Eventually, Alestra broke the quietude with laugher, an elegant chortle that wouldn't have sounded out of place at a state dinner. "You look ridiculous," she said haughtily, her tone mocking—as mocking as it had been when Acidalia stuttered in the middle of her first-ever speech. She couldn't get the words out of her mouth—they stuck there like hard candy on her teeth, trapped, and she'd faltered, panicked. Acidalia couldn't even remember what had happened next. She didn't want to.
Her throat closed up. But she wouldn't let Alestra win again—she couldn't.
"I'm not the one wearing a ballgown on a battlefield," Acidalia snapped. It wasn't her best retort, but God, what else was she supposed to do, what else could she possibly say, when those demon eyes were staring right into her very soul?
"My daughter," Alestra replied, "you shouldn't be on a battlefield at all." She stroked Acidalia's chin in what should have been a motherly gesture, but her perfectly manicured nails were sharp enough to leave deep lacerations. Acidalia's blood trickled down the sleeve of her white dress, and it settled there oddly nicely, like it was planned.
"Look at you," Alestra continued. "What are you doing? You have abandoned your post and your status to run around the Underground with a servant and a whore, fighting a war you can never truly hope to understand. Do you honestly think you'd outsmart me? I hoped that I had raised a more intelligent daughter, but I don't know what I expected from the likes of you."
I don't know what else I expected. Alestra had said those words when Acidalia was eight and she was screamingbloody murder because she'd broken a plate and her mother had hit her for that and her fragile, traitorous Martian bones had snapped under Alestra's hand, collapsed into millions of shards just like the plate. Weakling.
Acidalia scoffed, trying to hide the horror in her voice. "Abandoning my post? I am no princess, I am the Imperatrix. It is my duty to protect the people I govern. If that means fighting a war, so be it."
Alestra sighed, turning away in obviously false, sarcastic heartbreak. "Acidalia, don't you understand what you have done? You have ruined the possibility of ascension to the throne. You have killed thousands with this ridiculous little rebellion. What are you hoping to accomplish? You fail to realize the forces that you are up against, and it has led to your capture again and again."
Acidalia laughed, trying to echo her mother's twisted chortle. "With all due respect, you seem woefully misinformed about just how much I know."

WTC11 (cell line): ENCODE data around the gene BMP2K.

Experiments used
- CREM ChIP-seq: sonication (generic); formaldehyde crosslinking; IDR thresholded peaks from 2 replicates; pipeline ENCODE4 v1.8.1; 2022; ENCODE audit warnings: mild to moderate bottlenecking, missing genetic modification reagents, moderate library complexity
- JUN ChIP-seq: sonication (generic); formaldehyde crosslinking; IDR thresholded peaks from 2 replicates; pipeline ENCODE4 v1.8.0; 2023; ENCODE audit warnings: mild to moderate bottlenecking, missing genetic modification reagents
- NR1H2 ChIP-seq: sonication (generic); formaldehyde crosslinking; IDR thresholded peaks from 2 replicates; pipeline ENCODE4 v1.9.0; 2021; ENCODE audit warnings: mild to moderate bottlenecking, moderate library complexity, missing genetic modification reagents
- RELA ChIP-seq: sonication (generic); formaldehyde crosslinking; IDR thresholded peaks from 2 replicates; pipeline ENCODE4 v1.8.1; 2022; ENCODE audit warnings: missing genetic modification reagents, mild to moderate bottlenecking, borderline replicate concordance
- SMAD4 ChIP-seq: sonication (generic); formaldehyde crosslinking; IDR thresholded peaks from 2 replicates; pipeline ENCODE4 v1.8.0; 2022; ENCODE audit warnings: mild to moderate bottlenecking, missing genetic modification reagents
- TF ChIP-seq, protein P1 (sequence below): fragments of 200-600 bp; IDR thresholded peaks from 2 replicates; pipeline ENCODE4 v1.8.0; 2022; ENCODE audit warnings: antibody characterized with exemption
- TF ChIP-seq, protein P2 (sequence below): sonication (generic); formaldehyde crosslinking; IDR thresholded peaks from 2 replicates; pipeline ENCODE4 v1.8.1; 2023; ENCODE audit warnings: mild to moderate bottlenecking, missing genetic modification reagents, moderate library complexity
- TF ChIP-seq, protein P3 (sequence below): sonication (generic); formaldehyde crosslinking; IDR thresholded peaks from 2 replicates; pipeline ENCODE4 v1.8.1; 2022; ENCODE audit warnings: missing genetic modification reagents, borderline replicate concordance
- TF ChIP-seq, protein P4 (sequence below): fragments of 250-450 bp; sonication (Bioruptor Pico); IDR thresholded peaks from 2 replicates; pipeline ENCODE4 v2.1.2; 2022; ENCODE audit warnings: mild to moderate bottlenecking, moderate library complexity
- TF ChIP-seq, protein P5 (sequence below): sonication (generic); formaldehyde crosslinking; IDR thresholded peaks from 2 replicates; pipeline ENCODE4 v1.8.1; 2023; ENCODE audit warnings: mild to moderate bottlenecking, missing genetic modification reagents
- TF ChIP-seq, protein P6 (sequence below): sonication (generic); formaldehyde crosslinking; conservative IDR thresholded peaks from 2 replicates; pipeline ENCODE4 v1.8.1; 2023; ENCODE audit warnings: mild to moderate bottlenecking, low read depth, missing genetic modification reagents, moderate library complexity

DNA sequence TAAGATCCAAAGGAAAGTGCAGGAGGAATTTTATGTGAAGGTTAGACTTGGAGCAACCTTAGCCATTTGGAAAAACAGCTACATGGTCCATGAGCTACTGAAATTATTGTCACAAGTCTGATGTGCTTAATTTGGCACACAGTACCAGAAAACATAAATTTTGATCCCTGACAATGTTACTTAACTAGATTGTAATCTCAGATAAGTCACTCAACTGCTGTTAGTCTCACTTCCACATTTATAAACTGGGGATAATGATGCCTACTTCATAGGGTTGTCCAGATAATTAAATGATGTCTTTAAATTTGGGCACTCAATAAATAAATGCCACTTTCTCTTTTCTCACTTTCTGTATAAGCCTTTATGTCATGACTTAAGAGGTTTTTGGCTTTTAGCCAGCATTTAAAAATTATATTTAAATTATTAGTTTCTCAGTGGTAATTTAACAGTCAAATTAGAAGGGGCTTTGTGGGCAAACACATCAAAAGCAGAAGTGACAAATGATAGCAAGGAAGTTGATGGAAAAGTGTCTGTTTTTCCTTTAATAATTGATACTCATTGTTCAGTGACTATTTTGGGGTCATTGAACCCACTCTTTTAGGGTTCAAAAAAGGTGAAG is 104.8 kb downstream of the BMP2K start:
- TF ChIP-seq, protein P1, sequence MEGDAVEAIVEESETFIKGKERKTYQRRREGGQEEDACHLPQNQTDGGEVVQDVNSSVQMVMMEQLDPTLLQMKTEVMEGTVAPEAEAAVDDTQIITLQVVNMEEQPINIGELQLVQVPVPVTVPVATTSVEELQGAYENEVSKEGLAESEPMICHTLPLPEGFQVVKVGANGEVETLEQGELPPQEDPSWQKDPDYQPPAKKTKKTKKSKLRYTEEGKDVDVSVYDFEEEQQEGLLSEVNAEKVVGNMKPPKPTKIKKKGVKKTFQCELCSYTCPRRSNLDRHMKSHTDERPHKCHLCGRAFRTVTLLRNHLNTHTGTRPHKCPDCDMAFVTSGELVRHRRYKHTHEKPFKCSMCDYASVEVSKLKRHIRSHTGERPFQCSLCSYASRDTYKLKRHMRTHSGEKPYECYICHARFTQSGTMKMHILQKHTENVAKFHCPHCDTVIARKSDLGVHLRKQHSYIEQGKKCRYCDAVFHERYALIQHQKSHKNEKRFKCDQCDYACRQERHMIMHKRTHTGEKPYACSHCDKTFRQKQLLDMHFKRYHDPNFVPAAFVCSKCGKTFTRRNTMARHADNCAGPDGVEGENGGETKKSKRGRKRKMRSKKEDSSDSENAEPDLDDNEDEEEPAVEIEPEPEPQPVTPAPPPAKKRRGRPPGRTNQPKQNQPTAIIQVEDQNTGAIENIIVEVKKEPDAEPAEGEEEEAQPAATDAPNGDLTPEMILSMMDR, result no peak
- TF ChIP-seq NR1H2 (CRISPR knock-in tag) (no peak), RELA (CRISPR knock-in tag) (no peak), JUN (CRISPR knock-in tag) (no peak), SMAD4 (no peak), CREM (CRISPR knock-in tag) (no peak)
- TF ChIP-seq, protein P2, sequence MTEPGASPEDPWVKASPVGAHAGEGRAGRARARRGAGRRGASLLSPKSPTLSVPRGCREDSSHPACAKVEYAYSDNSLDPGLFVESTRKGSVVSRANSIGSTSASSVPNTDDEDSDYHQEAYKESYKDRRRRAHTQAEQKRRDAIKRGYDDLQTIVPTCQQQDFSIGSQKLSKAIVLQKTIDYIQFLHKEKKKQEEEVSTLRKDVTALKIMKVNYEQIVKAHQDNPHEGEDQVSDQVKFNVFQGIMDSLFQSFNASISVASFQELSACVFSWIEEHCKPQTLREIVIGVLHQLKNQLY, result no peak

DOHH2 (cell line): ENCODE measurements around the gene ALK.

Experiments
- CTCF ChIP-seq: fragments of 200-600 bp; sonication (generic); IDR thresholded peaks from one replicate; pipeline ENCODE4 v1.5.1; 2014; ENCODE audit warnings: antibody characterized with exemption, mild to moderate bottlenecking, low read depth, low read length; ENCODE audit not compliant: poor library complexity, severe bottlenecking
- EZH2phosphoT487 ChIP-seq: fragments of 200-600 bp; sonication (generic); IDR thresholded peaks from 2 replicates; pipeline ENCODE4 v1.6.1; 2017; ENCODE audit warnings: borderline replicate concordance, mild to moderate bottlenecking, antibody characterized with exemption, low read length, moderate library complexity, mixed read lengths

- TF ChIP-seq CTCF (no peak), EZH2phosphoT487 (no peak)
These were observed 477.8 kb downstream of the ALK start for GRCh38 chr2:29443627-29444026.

"Like what?" Alestra snapped. "Listen to me. This is insane. You are nothing but a Martian bastard child leading a pointless fight against an eternal and genetically perfect empire. In doing so, you have sealed your fate."
Martian bastard child. Acidalia could never hope to be anything other than a half-bred bastard no matter how hard she tried, no matter how much eloquence and dignity she tried to drum up. She'd never satisfy Alestra. But she no longer wanted to.
She'd never been prouder of not being a real Cipher. If being a half-bred bastard meant she was further away from this woman, she'd gladly accept it.
"Fine," Acidalia said. She wished she could have crossed her arms, but since the soldier was holding her from behind, she merely lifted her chin. "If my fate is sealed, kill me. I'm not fighting for myself or for my legacy. I've already served my purpose."
"And that purpose is what, exactly?" Alestra challenged, her scarily blue eyes sparkling.
"You will know when the time comes." Acidalia smiled softly, trying to appear as calm and composed as possible. She was sure the soldier could feel her pulse pounding at a thousand beats a minute, but her mother didn't have to know that.
Alestra suddenly adopted a different expression, one more stony than those of the marble statues. "We can do this the easy way, my child, or we can do this the difficult way. You do not understand the extent that I will go to break your mind."
Acidalia shrugged. "By the time you break me, it will be too late."
"Then you will suffer the consequences."
"Okay." Acidalia looked her right in the eye. "Torture me. Kill me. I don't care." She was sweating so profusely that her hair was dipping wet, and so angry she could kill, but she had to retain this calm, dignified tone, or her mother would win this conversation.
"No, do not do that," came a soft, metallic voice. Alpha-24 addressed Alestra with the same passive tone he always spoke in. "Killing other people is wrong."
"Will somebody power that thing off?" Alestra asked, glaring at him cooly.
"I would not advise doing that, either." Alpha smiled cheerfully.
Alestra looked at him, then at Acidalia. "Where did you find this android?" she demanded. "What can he do?"
"You know what robots are capable of." It was a non-answer, but Acidalia didn't exactly want to admit that she had no idea what Alpha-24 would do or if he could even go against human commands.
"I am capable of many things," Alpha said. "And I urge you to not harm Acidalia or Lyra, for your own safety."
"Lyra?" Alestra turned to look at the Cantator. "Is that what she calls herself? That's nice. Will somebody power down that android and kill this courtesan already?"
Lyra's eyes went wide. "You don't have to do that," she said, half-pleading.
"Oh, it's no trouble whatsoever," Alestra replied, gesturing for another soldier to come forward.
"This doesn't have to be painful," he said. "Turn around and face the wall." Acidalia wanted to turn away, but she found it impossible to avert her eyes. It would have been cruel and irresponsible anyway; Lyra looked rightfully terrified. Acidalia tried to appear reassuring. If they were saved by some miracle, Lyra would know that Acidalia had her back, and if they weren't… well, it would matter anyway.
But Lyra didn't move.